You should try as hard as you can to throw the knuckleball as hard as you can. Charlie Hough always told me that he would have thrown the knuckleball 100 miles-per-hour if he could, and he told me that you can’t throw the knuckleball too hard. Charlie Hough, the 24-year Major League knuckleball pitcher veteran, told me all of this before RA Dickey burst out onto the big league scene with his “angry” knuckleball.

Charlie Hough was right. You can’t throw the knuckleball too hard, and you need to be able to get it up and over 65 miles-per-hour to be effective with it at a high level. Tim Wakefield’s knuckleball looks like it’s really slow, but he was throwing it in the upper 60’s, and sometimes he touched 70 with it.

There’s a basic rule of thumb when it comes to the knuckleball’s velocity — you can throw the knuckleball 5 to 7 miles-per-hour slower than your fastball. And the ultimate goal is to get the knuckleball up over 70 miles-per-hour. That means you’ll have to be able to throw a 77 mile-per-hour fastball for strikes. And that’s the bare minimum. You should try for more.

Use Your Body & Loose Arm To Throw A Tim Wakefield Knuckleball

Velocity is going up in the Major Leagues. The average fastball sits at about 93 miles-per-hour these days. This jump in velocity is due to a variety of factors, and some of these factors are under your control.

To get a true MLB-quality Tim Wakefield knuckleball, you’ll need some velocity in your arm. And you can achieve increases in velocity through a couple of different avenues.

  1. Lift. Strength with never go out of style, and you can’t get too strong for pitching. Leg lifts are especially helpful, including back and front squat, deadlift and single-leg accessory work.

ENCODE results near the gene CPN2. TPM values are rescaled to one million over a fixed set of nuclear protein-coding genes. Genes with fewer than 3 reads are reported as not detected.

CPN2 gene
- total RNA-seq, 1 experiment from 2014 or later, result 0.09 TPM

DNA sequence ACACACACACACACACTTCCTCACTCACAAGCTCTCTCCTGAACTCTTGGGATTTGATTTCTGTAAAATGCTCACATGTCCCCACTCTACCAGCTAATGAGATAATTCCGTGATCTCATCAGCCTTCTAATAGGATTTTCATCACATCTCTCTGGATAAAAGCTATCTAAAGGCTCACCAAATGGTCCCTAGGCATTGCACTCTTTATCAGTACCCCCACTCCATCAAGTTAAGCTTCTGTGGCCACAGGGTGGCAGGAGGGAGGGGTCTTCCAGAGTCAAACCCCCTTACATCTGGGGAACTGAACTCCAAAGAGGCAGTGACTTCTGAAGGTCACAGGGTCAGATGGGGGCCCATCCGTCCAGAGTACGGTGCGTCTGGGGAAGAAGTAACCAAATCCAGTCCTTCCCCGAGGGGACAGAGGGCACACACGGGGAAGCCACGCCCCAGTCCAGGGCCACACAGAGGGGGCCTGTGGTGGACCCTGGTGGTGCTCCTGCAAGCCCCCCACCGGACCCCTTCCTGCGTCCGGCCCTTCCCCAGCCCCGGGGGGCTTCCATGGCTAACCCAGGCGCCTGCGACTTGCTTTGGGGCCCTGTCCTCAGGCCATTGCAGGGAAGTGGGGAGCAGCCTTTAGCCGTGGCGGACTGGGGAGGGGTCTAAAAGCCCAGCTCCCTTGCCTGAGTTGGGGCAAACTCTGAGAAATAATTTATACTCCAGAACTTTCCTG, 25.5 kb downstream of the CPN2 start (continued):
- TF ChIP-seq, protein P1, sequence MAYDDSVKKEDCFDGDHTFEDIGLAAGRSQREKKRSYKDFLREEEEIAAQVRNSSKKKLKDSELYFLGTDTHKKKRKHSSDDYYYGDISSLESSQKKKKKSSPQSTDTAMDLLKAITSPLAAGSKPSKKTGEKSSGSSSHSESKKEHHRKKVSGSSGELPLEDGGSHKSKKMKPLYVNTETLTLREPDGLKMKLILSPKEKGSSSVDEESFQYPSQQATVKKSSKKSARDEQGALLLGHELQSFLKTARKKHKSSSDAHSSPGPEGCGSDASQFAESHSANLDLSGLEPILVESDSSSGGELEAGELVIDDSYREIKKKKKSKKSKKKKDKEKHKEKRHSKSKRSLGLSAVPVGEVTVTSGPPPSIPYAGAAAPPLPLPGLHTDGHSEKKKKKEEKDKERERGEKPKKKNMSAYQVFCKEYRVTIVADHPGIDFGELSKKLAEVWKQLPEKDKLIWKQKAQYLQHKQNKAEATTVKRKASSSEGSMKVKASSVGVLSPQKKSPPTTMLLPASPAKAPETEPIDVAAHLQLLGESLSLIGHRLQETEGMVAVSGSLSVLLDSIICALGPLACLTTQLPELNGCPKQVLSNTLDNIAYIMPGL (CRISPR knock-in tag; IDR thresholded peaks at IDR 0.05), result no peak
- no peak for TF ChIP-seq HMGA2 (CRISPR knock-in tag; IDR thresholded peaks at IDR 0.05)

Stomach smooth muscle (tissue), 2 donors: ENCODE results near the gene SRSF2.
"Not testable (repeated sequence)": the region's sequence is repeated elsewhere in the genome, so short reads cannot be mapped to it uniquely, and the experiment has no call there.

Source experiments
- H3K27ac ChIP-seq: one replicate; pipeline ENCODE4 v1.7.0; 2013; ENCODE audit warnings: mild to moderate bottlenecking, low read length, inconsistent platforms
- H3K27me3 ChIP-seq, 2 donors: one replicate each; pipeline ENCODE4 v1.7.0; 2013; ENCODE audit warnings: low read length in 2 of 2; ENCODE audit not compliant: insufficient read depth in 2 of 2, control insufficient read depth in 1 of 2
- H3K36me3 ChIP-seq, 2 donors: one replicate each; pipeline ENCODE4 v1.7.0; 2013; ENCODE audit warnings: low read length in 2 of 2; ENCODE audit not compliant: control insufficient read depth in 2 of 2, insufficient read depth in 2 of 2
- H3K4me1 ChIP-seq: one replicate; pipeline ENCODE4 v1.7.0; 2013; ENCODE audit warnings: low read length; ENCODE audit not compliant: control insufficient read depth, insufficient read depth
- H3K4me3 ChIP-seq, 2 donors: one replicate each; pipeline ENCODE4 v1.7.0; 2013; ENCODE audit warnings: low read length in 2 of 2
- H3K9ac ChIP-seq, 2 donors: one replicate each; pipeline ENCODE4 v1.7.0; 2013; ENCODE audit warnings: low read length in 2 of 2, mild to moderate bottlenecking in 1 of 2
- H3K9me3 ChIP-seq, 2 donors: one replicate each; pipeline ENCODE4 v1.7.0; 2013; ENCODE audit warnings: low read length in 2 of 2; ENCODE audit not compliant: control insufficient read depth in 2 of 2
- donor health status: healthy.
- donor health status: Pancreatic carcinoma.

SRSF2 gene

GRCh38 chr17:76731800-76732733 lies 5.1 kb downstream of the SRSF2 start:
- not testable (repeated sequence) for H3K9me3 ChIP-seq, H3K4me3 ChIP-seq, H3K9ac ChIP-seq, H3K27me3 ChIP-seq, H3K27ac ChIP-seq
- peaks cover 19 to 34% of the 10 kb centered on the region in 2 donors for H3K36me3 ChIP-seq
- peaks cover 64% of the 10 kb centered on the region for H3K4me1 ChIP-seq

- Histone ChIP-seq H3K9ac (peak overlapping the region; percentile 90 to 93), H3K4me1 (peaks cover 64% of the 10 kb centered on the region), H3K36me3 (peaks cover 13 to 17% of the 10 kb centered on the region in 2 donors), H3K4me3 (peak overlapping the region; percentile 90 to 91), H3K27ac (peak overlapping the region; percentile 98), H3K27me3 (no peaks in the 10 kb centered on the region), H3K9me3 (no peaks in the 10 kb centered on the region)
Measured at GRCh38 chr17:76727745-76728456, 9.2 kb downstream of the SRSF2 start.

2. Power. First, you need to get strong with heavy lifting, but the ability to lift heavy objects alone won’t help you too much in your quest for a Tim Wakefield knuckleball. You need to infuse your newfound muscles with speed, and that’s how you get the power that makes you throw harder. Strength + speed = power. And you can develop power with plyometric exercises like jumps, power cleans and medicine ball throws.
  3. Weighted ball training. Most of your velocity lives in your body, so strength and power will develop velocity better than weighted ball throws. That’s because weighted-ball throws only focus on the arm which is the last part of the velocity equation. But you can develop a few miles-per-hour throwing overweight and underweight baseballs. It’s not a complex program, but I’ll save it for another knuckle-blog.
  4. Better mechanics. Pitching is all about putting your body into a torqued position to achieve leverage and then letting that torqued body unravel in the proper sequence. This is a lengthy discussion, and you’ll find all the info you need in my Beginner, Intermediate and Advanced instructional videos.

Tim Wakefield Knuckleball: Conclusion

Loading up for a Tim Wakefield knuckleball at Fenway ParkYou need some mustard on the pitch to throw a true Tim Wakefield knuckleball, and that’s why you shouldn’t copy Wakefield’s mechanics. You need to throw like you. You shouldn’t try to throw like anyone else. But you’ll need at least a 77 mile-per-hour fastball to even be in a position to throw a Tim Wakefield knuckleball, and that might require lifting, power work, weighted ball training and mechanical adjustments.

But what if you can already throw a 77 mile-per-hour fastball? Well, you should still lift, perform power work, throw weighted balls and focus on your mechanics to throw even harder. Plus, you’ll want to be as athletic as possible on the mound in order to throw strikes, look confident and compete at a high level.